Economic Woes Should Not Overshadow Climate Concerns
The financial crisis of 2008 and the ongoing EU debt crisis have underscored the short-sightedness of our current way of thinking, as well as our inability to process risk. We must apply this lesson to climate change action urgently. If we are unable to contain man-made problems and allow them to spiral out of control, we cannot hope to handle natural ones.
However, the sentiment at the UN Climate Change Conference in Durban this week seems to be almost as dark as it is in Brussels. Expectations are low at this last ditch attempt to save the Kyoto Protocol as reflected in the gloomy press coverage pre-conference, in stark contrast to the Copenhagen summit in 2009. Several political leaders remain conspicuously absent, as they grapple with fiscal stagnation and vicious markets at home. This is disheartening, as the issue is more urgent than ever before. The Kyoto Protocol expires at the end of next year, and there are no international legally binding agreements in place after 2013. On the other hand, we seem to be moving in the wrong direction even when the agreement is functional; a report from PWC notes that carbon intensity has increased last year, as global emissions grew for the first time in a decade.
The outlook for global climate action looks even bleaker outside the UN framework. The global economy continues to reel from the debt crisis, having barely recovered from the subprime crisis. Funding for renewable energy companies is drying up, as harsh austerity measures have hit private equity entrants. Banks are shrinking their balance sheets to comply with new capital ratio regulations at a time when investment in R&D and innovation in the sector is sorely needed.
The obstacles are not simply financial in nature of course; the Republicans don’t believe in climate change in the first place. With the impending U.S. elections overlapping with the highly publicized bankruptcy of Solyndra and Evergreen Solar, the world's highest emitter of green-house gases does not seem set to lead by example. To add to the uncertainty, rising unemployment coupled with the oil and gas boom in the U.S. has soured public perception of President Barack Obama’s green jobs policy.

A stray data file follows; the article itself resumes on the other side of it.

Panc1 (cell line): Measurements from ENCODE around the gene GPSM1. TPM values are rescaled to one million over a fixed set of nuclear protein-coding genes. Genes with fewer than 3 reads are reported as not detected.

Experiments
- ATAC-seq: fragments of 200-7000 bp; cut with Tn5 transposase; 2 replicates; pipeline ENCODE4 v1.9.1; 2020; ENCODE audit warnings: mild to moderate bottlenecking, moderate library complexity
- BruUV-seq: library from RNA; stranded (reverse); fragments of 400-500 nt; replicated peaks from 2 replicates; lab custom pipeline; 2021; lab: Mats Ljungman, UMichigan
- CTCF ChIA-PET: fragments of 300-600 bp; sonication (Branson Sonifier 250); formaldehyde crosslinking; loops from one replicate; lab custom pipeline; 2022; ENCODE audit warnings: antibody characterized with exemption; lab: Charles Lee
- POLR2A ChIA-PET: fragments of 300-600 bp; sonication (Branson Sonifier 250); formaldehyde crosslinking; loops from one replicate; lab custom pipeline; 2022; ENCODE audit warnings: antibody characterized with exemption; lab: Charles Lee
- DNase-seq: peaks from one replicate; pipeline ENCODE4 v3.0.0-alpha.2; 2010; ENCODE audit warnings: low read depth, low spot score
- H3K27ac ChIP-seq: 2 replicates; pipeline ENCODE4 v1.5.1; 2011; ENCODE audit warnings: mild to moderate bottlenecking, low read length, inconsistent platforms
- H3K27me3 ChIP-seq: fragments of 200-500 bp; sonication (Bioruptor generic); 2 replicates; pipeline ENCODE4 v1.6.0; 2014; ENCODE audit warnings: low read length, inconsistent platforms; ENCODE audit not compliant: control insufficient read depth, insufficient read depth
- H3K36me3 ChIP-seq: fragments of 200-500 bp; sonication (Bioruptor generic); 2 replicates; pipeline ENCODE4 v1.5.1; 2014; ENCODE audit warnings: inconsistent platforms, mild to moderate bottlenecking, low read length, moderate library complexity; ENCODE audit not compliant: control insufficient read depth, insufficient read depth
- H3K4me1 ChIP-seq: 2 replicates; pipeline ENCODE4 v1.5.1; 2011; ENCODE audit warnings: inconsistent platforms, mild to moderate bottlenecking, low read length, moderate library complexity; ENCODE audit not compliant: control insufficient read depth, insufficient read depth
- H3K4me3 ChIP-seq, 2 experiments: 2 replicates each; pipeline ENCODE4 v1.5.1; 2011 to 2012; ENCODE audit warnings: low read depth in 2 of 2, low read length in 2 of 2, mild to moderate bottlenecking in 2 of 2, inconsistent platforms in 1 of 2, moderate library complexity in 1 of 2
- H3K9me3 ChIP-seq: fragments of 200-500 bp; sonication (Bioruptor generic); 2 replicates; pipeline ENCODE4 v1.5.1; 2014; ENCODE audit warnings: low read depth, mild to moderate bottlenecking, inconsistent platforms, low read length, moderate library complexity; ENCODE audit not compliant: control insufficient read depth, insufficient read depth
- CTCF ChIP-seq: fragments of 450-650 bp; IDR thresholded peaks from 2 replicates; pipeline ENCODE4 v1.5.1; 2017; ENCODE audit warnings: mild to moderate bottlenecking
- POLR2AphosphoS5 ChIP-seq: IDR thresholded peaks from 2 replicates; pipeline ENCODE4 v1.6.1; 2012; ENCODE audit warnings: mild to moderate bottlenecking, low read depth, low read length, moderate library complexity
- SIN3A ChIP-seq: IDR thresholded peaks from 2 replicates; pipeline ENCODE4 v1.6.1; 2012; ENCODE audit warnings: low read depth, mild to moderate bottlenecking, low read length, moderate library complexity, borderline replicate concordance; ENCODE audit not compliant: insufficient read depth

But having potentially found "a century’s worth of gas supply" does not mean climate change will go away. We need to tackle carbon emissions, whether the global economy is in recession or not. There is no silver bullet. The way forward is not easy, convenient, or clear-cut. We cannot let short-term benefits outweigh our future or wait for an international natural disaster to start taking climate change seriously.
The two crises have highlighted that our economic and political systems are broken; we must adapt to survive. Mass uprisings extending from the U.S. to the Middle East have sprung up in the past year as the public fights for equality and more transparent governance at a pivotal time. If politicians cannot reconcile basic ideological differences and agree to raise the U.S. debt ceiling or stop contagion from spreading in the EU even to save their own skins, how can we rely on them to save the planet? It's time to move beyond conventional platforms and look for bold, new leadership that thinks beyond elections and terms in office.
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